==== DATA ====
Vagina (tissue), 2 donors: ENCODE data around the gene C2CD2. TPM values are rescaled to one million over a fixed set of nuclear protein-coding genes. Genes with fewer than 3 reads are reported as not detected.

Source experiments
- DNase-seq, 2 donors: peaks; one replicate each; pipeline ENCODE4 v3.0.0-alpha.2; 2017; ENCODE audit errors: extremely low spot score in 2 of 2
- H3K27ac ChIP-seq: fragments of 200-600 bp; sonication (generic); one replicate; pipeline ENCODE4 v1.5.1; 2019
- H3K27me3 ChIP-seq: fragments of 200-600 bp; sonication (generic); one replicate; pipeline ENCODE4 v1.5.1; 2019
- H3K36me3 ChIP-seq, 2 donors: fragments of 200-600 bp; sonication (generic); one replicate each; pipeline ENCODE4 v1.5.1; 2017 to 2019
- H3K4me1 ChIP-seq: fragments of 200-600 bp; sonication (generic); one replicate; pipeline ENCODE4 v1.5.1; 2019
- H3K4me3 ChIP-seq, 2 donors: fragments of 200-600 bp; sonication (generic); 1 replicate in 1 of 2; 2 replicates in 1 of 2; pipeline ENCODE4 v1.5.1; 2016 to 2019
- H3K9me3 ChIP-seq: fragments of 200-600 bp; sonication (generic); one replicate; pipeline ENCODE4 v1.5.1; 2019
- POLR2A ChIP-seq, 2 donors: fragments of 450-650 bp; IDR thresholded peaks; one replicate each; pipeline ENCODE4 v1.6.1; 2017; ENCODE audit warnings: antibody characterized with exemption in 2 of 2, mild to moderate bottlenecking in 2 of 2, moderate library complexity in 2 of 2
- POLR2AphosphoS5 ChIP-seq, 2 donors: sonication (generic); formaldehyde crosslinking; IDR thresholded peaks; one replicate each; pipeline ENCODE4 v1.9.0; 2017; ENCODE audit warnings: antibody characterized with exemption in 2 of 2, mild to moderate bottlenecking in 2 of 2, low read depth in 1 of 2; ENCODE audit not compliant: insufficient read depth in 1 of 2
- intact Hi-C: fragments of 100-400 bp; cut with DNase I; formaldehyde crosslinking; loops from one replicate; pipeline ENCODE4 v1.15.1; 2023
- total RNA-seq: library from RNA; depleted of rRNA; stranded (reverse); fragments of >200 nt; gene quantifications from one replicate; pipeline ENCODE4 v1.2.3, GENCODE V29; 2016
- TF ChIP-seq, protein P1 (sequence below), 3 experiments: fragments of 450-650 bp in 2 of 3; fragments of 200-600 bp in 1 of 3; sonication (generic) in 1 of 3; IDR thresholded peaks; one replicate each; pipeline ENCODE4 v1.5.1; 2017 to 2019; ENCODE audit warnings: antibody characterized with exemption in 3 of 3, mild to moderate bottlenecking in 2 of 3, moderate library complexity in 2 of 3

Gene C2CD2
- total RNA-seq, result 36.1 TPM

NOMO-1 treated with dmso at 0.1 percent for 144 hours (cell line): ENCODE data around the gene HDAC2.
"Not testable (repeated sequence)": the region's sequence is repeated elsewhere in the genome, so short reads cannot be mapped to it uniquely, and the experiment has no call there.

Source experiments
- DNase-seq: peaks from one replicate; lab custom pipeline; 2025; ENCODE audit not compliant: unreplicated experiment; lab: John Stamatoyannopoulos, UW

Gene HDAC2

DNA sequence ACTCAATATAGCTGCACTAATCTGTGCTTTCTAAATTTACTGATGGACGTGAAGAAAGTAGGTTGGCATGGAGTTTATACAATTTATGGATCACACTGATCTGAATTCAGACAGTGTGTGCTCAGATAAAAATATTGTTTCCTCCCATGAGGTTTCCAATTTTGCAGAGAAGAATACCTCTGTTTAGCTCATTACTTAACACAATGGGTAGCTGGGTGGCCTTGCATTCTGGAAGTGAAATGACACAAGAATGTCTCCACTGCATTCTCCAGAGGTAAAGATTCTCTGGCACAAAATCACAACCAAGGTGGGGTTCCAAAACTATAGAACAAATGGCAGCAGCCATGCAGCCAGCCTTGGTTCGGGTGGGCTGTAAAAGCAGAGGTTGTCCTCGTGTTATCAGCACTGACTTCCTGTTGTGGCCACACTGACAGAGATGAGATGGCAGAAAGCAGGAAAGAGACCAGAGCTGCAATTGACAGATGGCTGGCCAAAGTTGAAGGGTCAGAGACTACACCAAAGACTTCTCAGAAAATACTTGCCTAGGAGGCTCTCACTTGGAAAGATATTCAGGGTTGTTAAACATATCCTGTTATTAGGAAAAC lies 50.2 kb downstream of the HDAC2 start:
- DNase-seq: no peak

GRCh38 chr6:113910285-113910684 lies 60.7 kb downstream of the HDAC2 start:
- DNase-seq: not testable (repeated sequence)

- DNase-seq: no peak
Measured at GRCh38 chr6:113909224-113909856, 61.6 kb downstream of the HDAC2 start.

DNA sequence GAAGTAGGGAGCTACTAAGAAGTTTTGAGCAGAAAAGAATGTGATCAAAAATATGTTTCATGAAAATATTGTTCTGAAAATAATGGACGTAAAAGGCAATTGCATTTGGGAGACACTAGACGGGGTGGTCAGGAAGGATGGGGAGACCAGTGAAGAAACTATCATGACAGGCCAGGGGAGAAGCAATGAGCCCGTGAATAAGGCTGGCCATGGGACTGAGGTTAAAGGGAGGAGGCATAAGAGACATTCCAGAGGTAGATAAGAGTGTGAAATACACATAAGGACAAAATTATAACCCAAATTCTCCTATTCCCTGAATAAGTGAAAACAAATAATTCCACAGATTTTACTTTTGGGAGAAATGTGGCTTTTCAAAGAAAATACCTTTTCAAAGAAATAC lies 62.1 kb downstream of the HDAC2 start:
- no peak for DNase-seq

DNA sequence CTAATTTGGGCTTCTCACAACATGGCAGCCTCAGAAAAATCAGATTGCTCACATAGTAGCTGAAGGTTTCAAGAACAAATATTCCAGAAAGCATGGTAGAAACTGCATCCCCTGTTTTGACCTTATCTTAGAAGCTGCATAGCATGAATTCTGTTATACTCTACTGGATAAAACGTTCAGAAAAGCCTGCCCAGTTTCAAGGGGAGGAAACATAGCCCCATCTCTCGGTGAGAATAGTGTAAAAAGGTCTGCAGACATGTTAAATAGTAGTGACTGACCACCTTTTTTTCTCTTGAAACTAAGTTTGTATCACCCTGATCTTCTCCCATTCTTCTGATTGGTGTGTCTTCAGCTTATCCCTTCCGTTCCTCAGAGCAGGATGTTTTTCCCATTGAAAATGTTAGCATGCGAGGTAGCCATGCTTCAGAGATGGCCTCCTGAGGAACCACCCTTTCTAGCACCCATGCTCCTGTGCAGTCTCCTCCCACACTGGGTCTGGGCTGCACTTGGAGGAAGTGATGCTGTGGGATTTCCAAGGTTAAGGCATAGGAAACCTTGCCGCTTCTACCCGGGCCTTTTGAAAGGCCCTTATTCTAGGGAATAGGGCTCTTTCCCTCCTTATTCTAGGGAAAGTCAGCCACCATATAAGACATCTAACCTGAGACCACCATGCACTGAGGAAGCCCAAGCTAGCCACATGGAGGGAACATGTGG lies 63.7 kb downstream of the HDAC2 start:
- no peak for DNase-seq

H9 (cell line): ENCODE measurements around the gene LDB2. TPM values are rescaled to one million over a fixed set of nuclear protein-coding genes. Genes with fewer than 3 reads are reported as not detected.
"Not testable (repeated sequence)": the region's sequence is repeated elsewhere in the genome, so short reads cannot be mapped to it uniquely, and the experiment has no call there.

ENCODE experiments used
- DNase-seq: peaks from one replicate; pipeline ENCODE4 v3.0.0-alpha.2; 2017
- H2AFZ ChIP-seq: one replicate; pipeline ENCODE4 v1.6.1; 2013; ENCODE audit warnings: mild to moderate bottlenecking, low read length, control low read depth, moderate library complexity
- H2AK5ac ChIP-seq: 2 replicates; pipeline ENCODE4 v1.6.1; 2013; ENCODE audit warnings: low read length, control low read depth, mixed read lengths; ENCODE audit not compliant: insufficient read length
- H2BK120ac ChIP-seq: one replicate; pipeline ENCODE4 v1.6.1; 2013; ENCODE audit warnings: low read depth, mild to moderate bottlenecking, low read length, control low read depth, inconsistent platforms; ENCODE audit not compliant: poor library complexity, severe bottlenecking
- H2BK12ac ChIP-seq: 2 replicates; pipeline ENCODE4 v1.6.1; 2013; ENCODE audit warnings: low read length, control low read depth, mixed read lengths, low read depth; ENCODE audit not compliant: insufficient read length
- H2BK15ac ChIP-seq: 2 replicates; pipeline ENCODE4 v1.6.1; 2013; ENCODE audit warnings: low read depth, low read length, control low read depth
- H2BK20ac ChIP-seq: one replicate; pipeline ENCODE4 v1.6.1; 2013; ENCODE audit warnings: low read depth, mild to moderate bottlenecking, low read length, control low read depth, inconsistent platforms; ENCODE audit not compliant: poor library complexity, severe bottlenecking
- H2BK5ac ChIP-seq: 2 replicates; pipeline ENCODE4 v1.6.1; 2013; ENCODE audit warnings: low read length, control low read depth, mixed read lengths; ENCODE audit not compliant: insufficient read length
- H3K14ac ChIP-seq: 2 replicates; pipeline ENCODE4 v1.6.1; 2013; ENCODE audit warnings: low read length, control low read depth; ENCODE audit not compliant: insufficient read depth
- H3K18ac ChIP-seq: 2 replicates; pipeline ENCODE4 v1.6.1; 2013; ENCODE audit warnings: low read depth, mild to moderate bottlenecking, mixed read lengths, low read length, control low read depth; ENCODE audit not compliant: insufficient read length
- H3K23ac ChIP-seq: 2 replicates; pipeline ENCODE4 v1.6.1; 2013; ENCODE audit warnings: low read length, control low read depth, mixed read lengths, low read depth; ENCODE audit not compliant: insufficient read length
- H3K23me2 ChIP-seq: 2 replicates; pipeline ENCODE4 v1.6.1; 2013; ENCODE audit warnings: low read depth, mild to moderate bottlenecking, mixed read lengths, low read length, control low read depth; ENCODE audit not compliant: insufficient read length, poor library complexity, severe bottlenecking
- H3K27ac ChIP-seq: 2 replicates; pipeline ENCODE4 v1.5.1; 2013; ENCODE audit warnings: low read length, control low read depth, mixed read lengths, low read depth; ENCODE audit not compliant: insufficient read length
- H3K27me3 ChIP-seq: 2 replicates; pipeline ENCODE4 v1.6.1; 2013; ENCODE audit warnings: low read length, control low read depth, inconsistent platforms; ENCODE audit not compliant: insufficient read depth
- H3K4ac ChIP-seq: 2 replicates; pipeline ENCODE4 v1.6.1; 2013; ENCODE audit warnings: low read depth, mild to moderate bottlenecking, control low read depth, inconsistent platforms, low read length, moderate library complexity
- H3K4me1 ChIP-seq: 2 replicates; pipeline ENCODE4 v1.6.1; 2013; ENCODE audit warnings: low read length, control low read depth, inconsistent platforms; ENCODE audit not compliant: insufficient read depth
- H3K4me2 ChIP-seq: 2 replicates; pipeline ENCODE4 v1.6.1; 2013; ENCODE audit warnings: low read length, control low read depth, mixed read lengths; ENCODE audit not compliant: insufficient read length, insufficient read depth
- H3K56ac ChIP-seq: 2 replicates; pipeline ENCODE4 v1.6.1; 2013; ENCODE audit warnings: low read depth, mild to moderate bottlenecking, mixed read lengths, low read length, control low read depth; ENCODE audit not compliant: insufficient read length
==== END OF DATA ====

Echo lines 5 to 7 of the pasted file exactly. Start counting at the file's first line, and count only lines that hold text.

- H3K27me3 ChIP-seq: fragments of 200-600 bp; sonication (generic); one replicate; pipeline ENCODE4 v1.5.1; 2019
- H3K36me3 ChIP-seq, 2 donors: fragments of 200-600 bp; sonication (generic); one replicate each; pipeline ENCODE4 v1.5.1; 2017 to 2019
- H3K4me1 ChIP-seq: fragments of 200-600 bp; sonication (generic); one replicate; pipeline ENCODE4 v1.5.1; 2019